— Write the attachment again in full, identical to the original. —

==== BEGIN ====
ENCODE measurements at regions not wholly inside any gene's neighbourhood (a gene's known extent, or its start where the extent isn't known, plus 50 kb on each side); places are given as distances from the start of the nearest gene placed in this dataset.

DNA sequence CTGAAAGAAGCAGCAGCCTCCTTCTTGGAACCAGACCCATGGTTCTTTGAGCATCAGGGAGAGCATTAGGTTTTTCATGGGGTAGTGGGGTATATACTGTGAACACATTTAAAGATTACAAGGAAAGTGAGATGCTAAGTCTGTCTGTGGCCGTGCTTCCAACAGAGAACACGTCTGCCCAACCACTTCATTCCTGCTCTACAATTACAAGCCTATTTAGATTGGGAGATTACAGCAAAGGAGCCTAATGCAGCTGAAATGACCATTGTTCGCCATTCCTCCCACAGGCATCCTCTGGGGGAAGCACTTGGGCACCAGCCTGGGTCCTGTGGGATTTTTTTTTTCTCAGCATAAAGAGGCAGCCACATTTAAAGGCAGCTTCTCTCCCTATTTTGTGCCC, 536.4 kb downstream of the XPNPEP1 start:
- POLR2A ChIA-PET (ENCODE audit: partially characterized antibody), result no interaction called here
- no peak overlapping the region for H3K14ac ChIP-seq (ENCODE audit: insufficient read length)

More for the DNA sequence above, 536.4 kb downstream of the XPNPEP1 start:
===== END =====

ENCODE measurements at regions not wholly inside any gene's neighbourhood (a gene's known extent, or its start where the extent isn't known, plus 50 kb on each side); places are given as distances from the start of the nearest gene placed in this dataset.

DNA sequence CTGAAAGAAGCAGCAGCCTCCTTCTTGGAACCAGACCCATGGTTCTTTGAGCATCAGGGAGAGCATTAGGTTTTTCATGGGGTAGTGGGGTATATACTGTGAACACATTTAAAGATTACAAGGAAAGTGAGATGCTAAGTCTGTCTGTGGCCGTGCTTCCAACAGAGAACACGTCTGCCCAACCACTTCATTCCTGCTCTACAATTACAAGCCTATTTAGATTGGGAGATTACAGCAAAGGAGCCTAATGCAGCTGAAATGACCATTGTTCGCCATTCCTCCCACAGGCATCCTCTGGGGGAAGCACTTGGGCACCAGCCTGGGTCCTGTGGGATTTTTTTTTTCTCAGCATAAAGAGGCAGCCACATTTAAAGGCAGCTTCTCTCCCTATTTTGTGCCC, 536.4 kb downstream of the XPNPEP1 start:
- POLR2A ChIA-PET (ENCODE audit: partially characterized antibody), result no interaction called here
- no peak overlapping the region for H3K14ac ChIP-seq (ENCODE audit: insufficient read length)

More for the DNA sequence above, 536.4 kb downstream of the XPNPEP1 start: